Russia says talks on Ukraine crisis at 'dead end,' Poland warns of risk of war
Russia has forced the United States and its allies to the negotiating table by assembling around 100,000 troops near the border with Ukraine, while denying it plans to invade.
VIENNA/MOSCOW — Poland's foreign minister said on Thursday that Europe was closer to war than any time in the last 30 years as Russia gave a bleak assessment of diplomatic efforts this week to defuse tensions over Ukraine.
Russia said it was hitting a dead end as it tried to persuade the West to bar Ukraine from joining NATO and roll back decades of alliance expansion in Europe.
It offered a stark view before the week's security meetings have even finished, with talks under way in Vienna on Thursday at the 57-nation Organization for Security and Cooperation in Europe (OSCE).
Without naming Russia in his address to envoys from the 57 OSCE members, Polish Foreign Minister Zbigniew Rau mentioned tensions in Ukraine, Georgia, Armenia and Moldova, all countries with active or frozen conflicts in which Russia has been alleged to be a party.
"It seems that the risk of war in the OSCE area is now greater than ever before in the last 30 years," he said.
"For several weeks we have been faced with the prospect of a major military escalation in Eastern Europe," he said, launching his country's year-long chairmanship of the region's largest security organization.
He reported no breakthrough at the meeting.
Deputy Foreign Minister Sergei Ryabkov told RTVI television in an interview that Russian military specialists were providing options to President Vladimir Putin in case the situation around Ukraine worsened, but diplomacy must be given a chance.
However, he said talks with the United States in Geneva on Monday and with NATO in Brussels on Wednesday had shown there was a "dead end or difference of approaches," and he saw no reason to sit down again in the coming days to re-start the same discussions.
The U.S. envoy to the OSCE talks said the West should not give in to blackmail. Russia has forced the United States and its allies to the negotiating table by assembling around 100,000 troops near the border with Ukraine, while denying it plans to invade. Foreign Minister Sergei Lavrov said U.S. demands for them to pull back were unacceptable.
Ukrainian Foreign Minister Dmytro Kuleba said: "Despite the unsatisfactory week of great diplomacy for Russia, I believe that the only way for the Russians to confirm their lack of intention to solve problems by force is to continue the discussion in the established formats, in particular in the OSCE."
The barrage of pessimistic comment from Russian ministers and officials cast grave doubt on the chances of a diplomatic breakthrough at one of the most fraught moments in East-West relations since the Cold War.
Russian Ambassador Alexander Lukashevich told the OSCE: "If we don't hear a constructive response to our proposals within a reasonable timeframe and an aggressive line of behavior towards Russia continues, we will be forced to draw appropriate conclusions and take all necessary measures to ensure strategic balance and eliminate unacceptable threats to our national security."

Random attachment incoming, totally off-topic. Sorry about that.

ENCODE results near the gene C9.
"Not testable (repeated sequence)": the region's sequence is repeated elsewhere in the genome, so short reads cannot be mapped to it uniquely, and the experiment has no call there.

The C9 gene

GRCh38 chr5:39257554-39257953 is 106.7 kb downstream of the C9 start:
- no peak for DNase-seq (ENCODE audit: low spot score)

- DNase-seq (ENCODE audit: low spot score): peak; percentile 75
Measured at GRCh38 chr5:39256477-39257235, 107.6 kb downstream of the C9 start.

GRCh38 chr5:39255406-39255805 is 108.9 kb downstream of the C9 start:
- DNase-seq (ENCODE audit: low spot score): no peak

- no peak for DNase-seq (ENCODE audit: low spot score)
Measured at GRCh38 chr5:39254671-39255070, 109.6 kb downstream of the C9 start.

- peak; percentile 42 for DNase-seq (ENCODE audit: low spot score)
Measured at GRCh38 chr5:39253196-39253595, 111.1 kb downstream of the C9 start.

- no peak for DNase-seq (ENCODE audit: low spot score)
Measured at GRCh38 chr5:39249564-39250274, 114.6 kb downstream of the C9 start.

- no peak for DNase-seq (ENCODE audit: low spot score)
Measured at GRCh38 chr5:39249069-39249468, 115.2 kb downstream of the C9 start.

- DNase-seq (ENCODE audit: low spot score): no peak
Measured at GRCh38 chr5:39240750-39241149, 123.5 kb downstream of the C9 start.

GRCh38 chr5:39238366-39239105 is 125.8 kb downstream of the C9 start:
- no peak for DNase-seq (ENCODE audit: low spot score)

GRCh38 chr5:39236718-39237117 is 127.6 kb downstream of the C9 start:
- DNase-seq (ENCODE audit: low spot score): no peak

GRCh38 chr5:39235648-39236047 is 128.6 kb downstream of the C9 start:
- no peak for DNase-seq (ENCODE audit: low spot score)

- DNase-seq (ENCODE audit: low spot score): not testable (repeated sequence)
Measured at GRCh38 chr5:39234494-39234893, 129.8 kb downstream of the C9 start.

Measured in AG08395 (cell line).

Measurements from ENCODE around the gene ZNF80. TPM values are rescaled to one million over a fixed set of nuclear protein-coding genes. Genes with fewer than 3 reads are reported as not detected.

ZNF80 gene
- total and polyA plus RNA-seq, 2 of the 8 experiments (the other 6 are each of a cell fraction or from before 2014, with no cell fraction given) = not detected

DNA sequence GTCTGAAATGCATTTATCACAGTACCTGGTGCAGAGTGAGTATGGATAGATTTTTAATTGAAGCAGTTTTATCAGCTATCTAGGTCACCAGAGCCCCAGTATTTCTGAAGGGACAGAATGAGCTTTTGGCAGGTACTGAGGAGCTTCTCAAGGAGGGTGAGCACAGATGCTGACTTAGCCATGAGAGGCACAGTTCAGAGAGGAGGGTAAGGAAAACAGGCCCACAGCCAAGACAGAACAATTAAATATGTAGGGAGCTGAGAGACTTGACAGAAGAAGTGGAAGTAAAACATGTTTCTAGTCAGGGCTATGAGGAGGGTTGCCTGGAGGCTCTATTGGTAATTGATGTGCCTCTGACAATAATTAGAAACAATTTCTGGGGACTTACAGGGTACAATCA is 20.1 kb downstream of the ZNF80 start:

He went on: "Russia is a peace-loving country. But we do not need peace at any cost. The need to obtain these legally formalized security guarantees for us is unconditional."
His speech was consistent with a pattern of recent statements in which Russia has said it wants a diplomatic solution but has also rejected calls to reverse its troop build-up and warned of unspecified consequences for Western security if its demands go unheeded.
The United States says Moscow's calls to veto Ukrainian membership and halt NATO military activity in eastern Europe are non-starters, but that it is willing to talk about arms control, missile deployments and confidence-building measures.
Russia says that after decades of NATO expansion it is determined to draw red lines and stop the alliance from admitting Ukraine as a member or basing missiles there.
NATO Secretary General Jens Stoltenberg said after talks with Russia on Wednesday that countries must be free to choose their own security arrangements.
Kremlin spokesman Dmitry Peskov criticized a sanctions bill unveiled by U.S. Senate Democrats on Wednesday that would target top Russian government and military officials, including Putin, as well as key banking institutions, if Russia attacks Ukraine.
Peskov said sanctioning Putin would be tantamount to severing relations.
"We view the appearance of such documents and statements extremely negatively against the background of an ongoing series of negotiations, albeit unsuccessful ones," he said.
U.S. ambassador Michael Carpenter told the OSCE meeting: "As we prepare for an open dialog on how to strengthen security for the benefit of all, we must decisively reject blackmail and never allow aggression and threats to be rewarded."
Russia has said it will decide on its next moves after this week's talks. It has threatened unspecified "military -technical measures" if its demands are rejected.
U.S. Deputy Secretary of State Wendy Sherman said on Wednesday that if Russia walked away, it would show it was never serious about diplomacy in the first place.
(Additional reporting by Francois Murphy, Tom Balmforth, Polina Devitt and Alexander Marrow; writing by Mark Trevelyan; editing by Philippa Fletcher and Frances Kerry.)